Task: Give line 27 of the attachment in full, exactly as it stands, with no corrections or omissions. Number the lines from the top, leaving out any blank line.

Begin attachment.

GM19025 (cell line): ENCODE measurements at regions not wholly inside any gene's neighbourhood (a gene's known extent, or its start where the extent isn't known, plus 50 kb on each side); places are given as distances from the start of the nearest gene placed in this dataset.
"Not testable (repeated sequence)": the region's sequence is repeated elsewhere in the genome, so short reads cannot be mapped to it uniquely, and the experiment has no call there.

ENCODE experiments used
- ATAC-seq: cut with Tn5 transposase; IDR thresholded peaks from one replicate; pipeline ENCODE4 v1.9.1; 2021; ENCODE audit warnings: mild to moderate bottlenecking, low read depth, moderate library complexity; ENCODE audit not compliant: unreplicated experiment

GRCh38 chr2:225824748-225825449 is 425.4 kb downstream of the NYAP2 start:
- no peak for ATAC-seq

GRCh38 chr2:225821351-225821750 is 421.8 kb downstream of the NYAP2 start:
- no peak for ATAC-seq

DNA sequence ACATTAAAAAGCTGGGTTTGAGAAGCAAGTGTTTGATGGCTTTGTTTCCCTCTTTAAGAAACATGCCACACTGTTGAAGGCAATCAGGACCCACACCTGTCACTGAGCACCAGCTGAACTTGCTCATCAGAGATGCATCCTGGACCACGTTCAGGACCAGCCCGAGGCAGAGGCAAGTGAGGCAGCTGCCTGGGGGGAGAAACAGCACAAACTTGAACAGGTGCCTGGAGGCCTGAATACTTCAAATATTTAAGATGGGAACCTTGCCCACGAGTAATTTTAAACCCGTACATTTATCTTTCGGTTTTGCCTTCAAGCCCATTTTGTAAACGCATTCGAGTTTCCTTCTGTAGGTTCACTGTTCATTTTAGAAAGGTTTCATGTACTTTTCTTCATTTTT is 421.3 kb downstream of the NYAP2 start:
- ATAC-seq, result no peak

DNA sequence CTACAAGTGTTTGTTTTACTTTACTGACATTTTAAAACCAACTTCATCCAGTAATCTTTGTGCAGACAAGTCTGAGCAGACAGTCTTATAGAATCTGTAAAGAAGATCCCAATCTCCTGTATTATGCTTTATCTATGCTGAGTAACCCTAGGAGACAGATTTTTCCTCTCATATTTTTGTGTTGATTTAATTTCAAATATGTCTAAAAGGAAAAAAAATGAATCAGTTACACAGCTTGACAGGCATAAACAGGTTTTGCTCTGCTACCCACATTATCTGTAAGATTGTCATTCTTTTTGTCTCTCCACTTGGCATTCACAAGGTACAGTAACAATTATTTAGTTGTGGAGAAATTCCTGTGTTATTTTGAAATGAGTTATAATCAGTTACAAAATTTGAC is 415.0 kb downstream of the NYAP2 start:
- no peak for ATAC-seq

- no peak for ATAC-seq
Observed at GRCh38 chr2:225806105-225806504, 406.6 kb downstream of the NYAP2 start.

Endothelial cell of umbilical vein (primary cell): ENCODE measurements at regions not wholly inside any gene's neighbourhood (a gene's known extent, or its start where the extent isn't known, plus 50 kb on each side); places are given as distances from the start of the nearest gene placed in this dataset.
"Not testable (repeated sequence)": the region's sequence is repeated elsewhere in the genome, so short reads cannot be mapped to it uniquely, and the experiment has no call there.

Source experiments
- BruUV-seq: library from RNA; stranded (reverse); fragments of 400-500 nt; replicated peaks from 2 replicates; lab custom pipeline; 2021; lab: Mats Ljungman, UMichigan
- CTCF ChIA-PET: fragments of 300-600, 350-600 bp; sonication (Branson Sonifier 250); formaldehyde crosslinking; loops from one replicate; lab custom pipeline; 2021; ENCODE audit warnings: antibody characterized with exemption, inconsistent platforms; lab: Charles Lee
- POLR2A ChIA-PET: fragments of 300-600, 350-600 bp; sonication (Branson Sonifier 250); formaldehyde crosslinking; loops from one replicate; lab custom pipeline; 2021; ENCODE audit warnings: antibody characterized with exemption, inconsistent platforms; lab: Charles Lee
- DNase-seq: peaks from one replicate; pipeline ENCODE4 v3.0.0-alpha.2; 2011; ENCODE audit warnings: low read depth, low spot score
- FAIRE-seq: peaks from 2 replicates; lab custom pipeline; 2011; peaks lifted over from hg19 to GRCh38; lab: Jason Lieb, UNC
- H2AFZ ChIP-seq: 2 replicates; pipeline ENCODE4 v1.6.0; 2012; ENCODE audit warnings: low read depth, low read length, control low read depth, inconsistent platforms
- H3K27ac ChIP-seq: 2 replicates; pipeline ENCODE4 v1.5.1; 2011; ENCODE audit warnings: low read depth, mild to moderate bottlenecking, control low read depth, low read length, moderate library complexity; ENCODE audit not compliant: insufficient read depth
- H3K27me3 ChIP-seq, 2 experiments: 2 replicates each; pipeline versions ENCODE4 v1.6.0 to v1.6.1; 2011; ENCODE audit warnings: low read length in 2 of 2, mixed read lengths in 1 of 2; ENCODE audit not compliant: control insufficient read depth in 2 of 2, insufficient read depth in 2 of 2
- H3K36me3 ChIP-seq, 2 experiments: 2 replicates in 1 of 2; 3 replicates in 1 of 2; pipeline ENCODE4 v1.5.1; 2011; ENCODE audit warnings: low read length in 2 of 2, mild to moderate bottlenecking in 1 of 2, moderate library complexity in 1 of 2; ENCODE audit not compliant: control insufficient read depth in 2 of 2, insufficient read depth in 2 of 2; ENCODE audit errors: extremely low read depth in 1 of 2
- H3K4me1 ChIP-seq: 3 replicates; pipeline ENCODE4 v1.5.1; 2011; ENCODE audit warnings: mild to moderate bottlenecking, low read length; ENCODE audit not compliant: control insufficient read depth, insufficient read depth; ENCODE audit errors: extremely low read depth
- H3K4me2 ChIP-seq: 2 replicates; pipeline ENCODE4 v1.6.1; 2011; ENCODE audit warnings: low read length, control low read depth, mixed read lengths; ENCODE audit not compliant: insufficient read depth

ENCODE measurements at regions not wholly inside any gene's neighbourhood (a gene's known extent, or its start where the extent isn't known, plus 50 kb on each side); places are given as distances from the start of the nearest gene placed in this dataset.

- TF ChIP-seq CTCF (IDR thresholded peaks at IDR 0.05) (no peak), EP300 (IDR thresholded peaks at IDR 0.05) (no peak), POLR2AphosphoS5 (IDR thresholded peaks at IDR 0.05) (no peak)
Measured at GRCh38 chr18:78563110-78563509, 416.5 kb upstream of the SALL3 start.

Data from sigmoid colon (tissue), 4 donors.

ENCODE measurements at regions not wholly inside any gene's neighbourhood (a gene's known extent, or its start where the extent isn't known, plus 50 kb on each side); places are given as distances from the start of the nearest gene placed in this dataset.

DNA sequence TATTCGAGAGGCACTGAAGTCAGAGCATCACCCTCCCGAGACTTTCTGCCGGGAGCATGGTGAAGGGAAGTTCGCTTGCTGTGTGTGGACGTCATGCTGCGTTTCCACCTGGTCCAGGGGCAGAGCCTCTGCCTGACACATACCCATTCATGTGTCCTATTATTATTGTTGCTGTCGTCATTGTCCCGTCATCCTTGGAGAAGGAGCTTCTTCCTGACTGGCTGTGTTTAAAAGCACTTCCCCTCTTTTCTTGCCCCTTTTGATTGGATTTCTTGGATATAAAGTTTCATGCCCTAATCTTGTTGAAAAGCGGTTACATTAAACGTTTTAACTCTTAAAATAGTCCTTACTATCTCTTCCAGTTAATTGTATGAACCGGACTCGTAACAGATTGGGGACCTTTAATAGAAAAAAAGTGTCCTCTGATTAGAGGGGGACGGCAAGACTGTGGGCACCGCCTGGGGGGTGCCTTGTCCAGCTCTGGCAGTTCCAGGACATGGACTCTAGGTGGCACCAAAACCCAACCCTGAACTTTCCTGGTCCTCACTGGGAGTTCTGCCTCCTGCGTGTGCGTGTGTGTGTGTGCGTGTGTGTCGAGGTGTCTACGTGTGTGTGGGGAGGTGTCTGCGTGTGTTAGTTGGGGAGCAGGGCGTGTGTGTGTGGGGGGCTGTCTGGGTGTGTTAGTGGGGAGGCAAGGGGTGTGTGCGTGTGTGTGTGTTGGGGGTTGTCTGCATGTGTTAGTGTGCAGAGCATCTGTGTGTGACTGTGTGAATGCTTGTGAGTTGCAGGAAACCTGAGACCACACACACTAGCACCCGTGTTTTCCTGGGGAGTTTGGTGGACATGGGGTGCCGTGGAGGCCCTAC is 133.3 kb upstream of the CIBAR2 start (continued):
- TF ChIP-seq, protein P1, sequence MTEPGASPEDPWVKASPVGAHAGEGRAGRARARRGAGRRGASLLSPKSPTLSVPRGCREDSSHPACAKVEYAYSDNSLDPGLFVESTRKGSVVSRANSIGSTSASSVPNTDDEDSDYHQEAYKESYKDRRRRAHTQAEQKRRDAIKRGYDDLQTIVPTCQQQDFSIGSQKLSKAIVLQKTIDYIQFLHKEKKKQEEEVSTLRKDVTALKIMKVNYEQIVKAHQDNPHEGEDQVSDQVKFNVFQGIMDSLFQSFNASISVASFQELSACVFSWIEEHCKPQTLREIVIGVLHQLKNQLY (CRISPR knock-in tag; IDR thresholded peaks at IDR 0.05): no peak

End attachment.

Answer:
- H3K4me1 ChIP-seq: 3 replicates; pipeline ENCODE4 v1.5.1; 2011; ENCODE audit warnings: mild to moderate bottlenecking, low read length; ENCODE audit not compliant: control insufficient read depth, insufficient read depth; ENCODE audit errors: extremely low read depth